“There is a special circle in hell for those who don’t tip the bartender.” Above the sign, the bartender awaited with bottles of rum and coke, and lagers of PBR and Budweiser, a tattoo curling along her collarbone and the tips of her black hair dyed gradient pink-to-purple. Flanking her were long-haired bushy-bearded men and women with tattoos of fireworks and thorny roses on their biceps.
I made a good call not to wear my flowery dress.
After I got myself a cup of PBR and made sure I’d put down 3 dollar bills to avoid ending up next to Judas and Brutus, I walked around. This was Mishka NYC – or Мишка, if you want to sound legit. Positioned under the J train bridge at 350 Broadway in Brooklyn, it is a haven for, in the eyes of the faint-hearted, what might initially seem like hardcore ragamuffins who like to purchase tank tops with a big leering red-streaked eye or Hello Kitty trinkets with skulls on the side of the kitten’s face. As one of the few people in the room without a tattoo, I was one of those faint-hearted.
That didn’t stop me, though, from reveling in the grit and blood of “These New York Streets,” a small photo exhibit that recently opened at Mishka on June 29, with Nate “Igor” Smith as the photographer. He is most famous, perhaps, for his website “Driven by Boredom,” which ranges from New York City nightlife to tattooed women posing nude. In this exhibit, however, Smith decided to take on the task of capturing more than just the booming nightlife of the city. Instead, he captured violence, blood, crime, public indecency, and poverty.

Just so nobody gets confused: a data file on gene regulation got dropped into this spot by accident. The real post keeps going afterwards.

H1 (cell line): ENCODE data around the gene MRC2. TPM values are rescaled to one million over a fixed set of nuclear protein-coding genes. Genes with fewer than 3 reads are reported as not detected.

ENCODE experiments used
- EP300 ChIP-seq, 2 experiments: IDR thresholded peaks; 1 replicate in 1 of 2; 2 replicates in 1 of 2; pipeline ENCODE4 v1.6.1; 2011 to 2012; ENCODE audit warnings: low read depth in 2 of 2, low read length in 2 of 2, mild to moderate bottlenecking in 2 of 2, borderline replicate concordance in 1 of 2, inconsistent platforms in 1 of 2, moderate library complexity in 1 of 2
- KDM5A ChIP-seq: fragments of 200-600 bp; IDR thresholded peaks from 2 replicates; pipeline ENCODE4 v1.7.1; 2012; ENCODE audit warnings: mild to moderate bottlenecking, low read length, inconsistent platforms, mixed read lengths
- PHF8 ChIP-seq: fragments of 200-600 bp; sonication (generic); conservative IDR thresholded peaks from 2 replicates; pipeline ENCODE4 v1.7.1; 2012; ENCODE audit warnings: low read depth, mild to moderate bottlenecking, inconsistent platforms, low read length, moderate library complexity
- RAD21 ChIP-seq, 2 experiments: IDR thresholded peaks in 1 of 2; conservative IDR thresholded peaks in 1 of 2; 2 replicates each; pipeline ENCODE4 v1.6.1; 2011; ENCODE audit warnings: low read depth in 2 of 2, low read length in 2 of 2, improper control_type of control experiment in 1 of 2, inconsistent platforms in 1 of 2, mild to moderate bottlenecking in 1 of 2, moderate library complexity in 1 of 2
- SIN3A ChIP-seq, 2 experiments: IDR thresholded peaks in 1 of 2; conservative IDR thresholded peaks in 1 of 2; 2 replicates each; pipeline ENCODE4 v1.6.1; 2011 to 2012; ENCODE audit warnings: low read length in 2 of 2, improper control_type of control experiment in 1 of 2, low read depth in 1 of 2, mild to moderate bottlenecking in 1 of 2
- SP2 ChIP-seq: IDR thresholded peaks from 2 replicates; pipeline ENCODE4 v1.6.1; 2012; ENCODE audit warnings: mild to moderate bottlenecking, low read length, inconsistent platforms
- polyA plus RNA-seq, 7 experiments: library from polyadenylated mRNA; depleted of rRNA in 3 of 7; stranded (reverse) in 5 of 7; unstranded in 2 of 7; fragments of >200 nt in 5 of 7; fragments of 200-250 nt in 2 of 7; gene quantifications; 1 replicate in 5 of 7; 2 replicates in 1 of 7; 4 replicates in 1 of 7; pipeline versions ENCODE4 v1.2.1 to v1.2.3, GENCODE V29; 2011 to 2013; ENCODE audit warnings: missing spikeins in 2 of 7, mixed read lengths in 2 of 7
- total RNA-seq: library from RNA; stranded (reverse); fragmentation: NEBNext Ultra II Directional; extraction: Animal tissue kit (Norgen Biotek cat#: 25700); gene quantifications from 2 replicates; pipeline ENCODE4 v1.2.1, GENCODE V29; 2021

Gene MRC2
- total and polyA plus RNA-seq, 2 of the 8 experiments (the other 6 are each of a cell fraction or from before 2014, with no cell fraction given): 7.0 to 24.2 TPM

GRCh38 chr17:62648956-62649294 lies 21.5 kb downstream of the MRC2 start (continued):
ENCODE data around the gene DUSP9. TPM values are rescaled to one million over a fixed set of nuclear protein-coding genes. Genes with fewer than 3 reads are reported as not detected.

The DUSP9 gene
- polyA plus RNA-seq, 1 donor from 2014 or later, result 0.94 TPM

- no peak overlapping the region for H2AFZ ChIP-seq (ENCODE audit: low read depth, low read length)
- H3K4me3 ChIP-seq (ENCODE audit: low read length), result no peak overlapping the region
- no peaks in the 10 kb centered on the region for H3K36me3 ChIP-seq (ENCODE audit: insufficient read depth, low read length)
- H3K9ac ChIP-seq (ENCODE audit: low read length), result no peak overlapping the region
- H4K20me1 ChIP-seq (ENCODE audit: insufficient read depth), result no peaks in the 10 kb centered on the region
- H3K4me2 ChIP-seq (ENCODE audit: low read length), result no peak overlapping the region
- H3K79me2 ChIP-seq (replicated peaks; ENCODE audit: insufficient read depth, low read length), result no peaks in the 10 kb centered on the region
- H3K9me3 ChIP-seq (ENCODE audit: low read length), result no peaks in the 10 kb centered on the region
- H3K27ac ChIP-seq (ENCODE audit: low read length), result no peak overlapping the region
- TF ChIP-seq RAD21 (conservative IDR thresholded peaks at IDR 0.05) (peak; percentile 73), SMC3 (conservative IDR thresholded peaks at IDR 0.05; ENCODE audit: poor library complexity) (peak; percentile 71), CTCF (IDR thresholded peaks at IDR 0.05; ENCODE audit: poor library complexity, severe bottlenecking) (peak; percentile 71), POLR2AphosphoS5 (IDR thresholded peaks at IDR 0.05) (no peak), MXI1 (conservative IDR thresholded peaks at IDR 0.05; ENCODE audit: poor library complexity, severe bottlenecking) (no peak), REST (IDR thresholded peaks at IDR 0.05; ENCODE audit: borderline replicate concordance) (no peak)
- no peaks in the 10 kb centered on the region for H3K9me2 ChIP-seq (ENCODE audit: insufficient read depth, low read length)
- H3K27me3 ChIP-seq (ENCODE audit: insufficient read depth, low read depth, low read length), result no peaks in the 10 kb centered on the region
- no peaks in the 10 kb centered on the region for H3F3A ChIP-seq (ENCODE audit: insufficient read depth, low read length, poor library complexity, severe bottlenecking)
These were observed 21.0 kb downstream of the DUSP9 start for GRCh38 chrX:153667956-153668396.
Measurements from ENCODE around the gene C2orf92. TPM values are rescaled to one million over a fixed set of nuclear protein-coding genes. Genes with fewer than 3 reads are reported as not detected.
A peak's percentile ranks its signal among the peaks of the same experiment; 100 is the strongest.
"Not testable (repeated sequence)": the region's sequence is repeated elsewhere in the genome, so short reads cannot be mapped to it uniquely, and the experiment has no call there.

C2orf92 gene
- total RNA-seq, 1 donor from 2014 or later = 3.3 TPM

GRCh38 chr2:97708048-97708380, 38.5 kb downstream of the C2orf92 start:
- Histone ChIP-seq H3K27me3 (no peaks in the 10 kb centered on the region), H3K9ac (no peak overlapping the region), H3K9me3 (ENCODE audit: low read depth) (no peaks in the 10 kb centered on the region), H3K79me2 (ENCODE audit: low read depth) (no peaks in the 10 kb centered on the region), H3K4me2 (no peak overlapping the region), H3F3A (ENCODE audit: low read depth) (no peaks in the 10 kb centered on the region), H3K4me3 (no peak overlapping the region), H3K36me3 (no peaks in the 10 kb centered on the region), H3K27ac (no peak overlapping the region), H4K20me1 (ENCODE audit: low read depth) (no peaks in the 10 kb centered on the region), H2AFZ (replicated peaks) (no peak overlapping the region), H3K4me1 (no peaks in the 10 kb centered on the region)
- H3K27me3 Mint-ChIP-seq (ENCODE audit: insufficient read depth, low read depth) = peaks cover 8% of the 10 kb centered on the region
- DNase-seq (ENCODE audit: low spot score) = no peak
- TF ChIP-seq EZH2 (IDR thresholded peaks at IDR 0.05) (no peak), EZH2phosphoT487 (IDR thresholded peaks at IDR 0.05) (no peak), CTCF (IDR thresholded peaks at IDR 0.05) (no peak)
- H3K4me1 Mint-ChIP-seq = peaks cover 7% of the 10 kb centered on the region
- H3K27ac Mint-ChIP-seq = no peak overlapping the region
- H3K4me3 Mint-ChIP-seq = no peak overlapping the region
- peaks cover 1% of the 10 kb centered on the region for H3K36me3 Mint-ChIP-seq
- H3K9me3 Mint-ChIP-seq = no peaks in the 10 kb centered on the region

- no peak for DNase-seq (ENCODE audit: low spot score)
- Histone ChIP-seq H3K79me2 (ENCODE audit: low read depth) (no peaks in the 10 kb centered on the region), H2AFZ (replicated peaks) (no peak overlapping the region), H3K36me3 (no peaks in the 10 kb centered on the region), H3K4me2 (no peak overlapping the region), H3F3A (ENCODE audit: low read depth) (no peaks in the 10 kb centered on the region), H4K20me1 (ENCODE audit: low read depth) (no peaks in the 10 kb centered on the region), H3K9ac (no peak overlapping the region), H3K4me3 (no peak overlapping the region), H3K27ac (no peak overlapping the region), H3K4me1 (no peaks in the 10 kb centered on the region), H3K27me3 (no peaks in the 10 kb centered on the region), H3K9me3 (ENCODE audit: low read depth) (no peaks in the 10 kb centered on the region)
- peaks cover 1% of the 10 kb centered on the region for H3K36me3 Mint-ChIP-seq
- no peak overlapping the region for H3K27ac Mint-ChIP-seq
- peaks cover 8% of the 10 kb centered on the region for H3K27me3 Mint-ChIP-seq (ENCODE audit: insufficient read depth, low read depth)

One of the most striking pictures was of a man lying on the asphalt ground, knocked unconscious and bleeding out his nose while a woman crouched over him. The camera angle was point straight down, but otherwise offered no explanation to the circumstances, no names, no labels. There was a photo of two men lying on the subway floor, but I was unable to tell if they were wrestling each other violently or if one of them had fainted and taken care of the other. There was a photo of African-American men in long white tees and hanging down jeans standing at the edge of a street, their backs turned to the photographer and their identities masqueraded. In not specifying who or what or where these pictures were, Smith succeeded in making every different neighborhood, every different seam of New York City bleed into a single unit.
It was a pity, though, that the exhibit was so small it covered only one wall. The rest of the space was taken up by Mishka’s products and an arcade machine in the corner. What’s more, I can’t say that the exhibit’s placement in a store – and a crowded one with equally eye-catching merchandise, at that – was the best way to accentuate the beautiful photography. Smith’s first solo show, however, is a little gem, and even if it’s but a spoonful of his talent, I left Mishka with a sense of the rawness of New York – both because of the photos and because of the distinctly punk, nitty-gritty ambiance of Mishka.
“These New York Streets,” Mishka NYC, 350 Broadway, Brooklyn. J/M/Z to Marcy Avenue, G to Broadway, L to Lorimer.